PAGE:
Promoting resource recovery from waste in the UK
The Resource Recovery from Waste programme aims to deliver the environmental science needed to support a radical change in waste management.
Resource Recovery from Waste (RRfW)¬†is a collaborative research programme engaging academia, industry, government and the general public to develop knowledge and tools to reduce pressure on natural resources and create value from wastes.
They have a number of current activities of relevance to those working within sustainability and circular economy areas.
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How can companies promote resource recovery in the UK?
RRfW are currently conducting a survey to hear views from companies and professional bodies as to how they see the future of resource recovery in the UK. They intend to¬†co-produce a vision for resource recovery as part of a circular economy and develop an approach to realise it together with industry, government and academia.
They are particularly interested in:
- What the future waste and resource management landscape should look like
- Key drivers and barriers for resource recovery and circular economy
- Actions needed from industry, government, and academia to increase resource recovery
Responses are sought from companies active in sectors such as ‚Äútraditional‚Äù waste management and reprocessing, extractive industries, manufacturing, bioenergy as well as those working in consultancy, insurance, investment and others.
You can find out more and take part in the survey here.
Knowledge exchange workshop, 27 April 2018, Leeds
RRfW is hosting a knowledge exchange workshop on 27 April 2018 in Leeds. The workshop will focus on vanadium recovery from steel slag landfills and will give insight into the environmental technologies developed on the programme.
In addition, RRfW will ask participants for their knowledge and experience to carry out a policy analysis, identifying drivers and barriers for resource recovery in general and for specific technologies, and identify which actors could drive required changes in the policy and regulation landscape. The outcomes of this research will be integrated into policy recommendations for governmental bodies throughout the UK.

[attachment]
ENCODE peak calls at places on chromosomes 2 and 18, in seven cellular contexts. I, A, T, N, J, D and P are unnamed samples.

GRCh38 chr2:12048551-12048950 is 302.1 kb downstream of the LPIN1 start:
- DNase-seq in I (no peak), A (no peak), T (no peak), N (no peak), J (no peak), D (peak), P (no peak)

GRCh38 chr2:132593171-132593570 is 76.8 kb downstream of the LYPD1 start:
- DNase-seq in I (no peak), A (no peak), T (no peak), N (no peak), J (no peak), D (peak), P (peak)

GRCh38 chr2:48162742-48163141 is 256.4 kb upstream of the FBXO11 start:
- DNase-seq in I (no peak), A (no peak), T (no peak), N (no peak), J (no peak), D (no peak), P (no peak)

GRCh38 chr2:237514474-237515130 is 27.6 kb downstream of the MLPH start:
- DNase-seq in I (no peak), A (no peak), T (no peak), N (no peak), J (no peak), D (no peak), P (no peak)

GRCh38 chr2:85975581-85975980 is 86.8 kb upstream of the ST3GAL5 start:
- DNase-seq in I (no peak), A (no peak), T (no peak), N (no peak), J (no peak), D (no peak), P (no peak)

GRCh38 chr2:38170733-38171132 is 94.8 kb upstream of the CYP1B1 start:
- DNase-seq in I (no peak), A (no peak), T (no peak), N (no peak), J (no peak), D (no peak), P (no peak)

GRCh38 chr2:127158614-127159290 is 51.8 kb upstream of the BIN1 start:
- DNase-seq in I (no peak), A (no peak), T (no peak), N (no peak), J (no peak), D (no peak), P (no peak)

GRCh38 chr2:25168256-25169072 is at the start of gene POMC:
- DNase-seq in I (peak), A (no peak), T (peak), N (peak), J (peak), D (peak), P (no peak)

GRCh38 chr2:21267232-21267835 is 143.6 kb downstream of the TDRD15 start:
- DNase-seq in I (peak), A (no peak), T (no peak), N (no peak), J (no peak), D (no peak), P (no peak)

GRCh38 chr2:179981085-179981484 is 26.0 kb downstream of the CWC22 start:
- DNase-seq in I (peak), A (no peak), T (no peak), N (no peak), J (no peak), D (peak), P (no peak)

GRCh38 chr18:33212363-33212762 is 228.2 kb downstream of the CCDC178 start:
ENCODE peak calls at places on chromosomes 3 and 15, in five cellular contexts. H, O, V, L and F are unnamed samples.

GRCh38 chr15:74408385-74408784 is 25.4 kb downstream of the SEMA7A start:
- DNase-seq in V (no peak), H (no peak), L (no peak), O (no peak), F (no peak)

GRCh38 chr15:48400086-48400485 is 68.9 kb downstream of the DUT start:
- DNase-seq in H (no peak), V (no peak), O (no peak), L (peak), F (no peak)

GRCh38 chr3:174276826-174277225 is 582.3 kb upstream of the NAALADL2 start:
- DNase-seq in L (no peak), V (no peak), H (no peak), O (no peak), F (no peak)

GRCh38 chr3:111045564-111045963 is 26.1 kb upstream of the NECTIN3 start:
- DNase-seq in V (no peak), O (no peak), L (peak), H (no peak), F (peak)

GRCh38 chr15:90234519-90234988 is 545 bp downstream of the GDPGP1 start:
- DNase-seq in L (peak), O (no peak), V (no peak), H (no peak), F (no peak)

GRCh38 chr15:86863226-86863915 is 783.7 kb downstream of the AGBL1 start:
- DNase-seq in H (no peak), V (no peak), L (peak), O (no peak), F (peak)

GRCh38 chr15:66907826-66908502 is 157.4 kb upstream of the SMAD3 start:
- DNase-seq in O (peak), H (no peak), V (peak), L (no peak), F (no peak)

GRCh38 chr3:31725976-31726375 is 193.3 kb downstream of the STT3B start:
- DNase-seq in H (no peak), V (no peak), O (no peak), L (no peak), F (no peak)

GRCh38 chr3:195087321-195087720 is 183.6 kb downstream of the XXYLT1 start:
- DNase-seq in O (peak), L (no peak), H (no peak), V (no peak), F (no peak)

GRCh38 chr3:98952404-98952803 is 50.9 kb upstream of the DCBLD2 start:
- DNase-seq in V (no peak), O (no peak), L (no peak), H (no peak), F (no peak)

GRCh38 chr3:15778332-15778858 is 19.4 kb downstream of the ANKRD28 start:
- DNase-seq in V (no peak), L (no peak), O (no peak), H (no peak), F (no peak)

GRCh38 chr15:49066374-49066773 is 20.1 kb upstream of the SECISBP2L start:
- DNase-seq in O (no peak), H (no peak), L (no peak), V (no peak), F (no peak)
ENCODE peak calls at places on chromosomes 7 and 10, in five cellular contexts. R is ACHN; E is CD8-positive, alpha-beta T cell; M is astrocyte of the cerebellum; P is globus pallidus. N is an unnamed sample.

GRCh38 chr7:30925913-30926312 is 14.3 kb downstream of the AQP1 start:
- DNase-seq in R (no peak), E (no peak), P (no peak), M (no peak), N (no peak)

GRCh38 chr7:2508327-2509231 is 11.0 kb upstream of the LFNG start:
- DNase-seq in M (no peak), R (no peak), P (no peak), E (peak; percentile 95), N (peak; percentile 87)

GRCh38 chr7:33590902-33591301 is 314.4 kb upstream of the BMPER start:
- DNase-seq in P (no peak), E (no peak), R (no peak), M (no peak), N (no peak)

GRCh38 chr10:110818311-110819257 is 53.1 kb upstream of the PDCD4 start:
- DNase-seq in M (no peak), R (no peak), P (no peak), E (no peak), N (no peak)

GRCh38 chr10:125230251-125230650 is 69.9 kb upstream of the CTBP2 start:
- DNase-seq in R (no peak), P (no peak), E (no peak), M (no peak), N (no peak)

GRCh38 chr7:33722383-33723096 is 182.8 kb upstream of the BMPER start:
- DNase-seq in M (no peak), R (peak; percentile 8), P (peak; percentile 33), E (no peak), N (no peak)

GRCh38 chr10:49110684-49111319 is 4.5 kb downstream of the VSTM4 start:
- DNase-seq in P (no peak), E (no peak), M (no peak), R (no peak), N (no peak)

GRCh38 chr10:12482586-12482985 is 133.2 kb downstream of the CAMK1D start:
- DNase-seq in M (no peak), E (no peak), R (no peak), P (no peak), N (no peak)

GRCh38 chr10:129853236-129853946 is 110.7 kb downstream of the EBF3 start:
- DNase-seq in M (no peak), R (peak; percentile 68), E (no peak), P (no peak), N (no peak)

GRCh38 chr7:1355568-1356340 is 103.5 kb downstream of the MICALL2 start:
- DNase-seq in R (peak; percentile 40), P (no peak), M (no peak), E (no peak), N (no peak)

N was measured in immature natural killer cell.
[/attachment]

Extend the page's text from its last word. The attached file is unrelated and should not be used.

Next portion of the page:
For more details and to register for workshop please click here.
Critically assessing current circular economy activity
A new EU ‚Ç¨3.8 million research project, CRESTING (Circular Economy: Sustainability implications and guiding progress), is to focus on critically assessing current circular economy activity and drawing out lessons that can be applied to managing the transformation to a full circular economy.
Dr Pauline Deutz, who leads the CRESTING project, is a team member of the RRfW project R3AW where she has applied her interest in the political economy of waste to R3AW‚Äôs multidisciplinary setting.
You can find out more about the CRESTING project here.
Review concludes British infrastructure not ready for circular economy
A recent review by RRfW looked at whether our current and planned waste and resource recovery infrastructure is ready to deliver the goal of a circular economy and starkly concludes that it isn‚Äôt ready and neither is it likely to be without radical interventions. This review was presented at the Westminster Energy, Environment and Transport forum in January and chimed with a number of other talks.
You can find out more and access the review here.
If you would like to discuss opportunities and support mechanisms for innovation in resource recovery from waste please contact a member of KTN‚Äôs Sustainability & Circular Economy Team.
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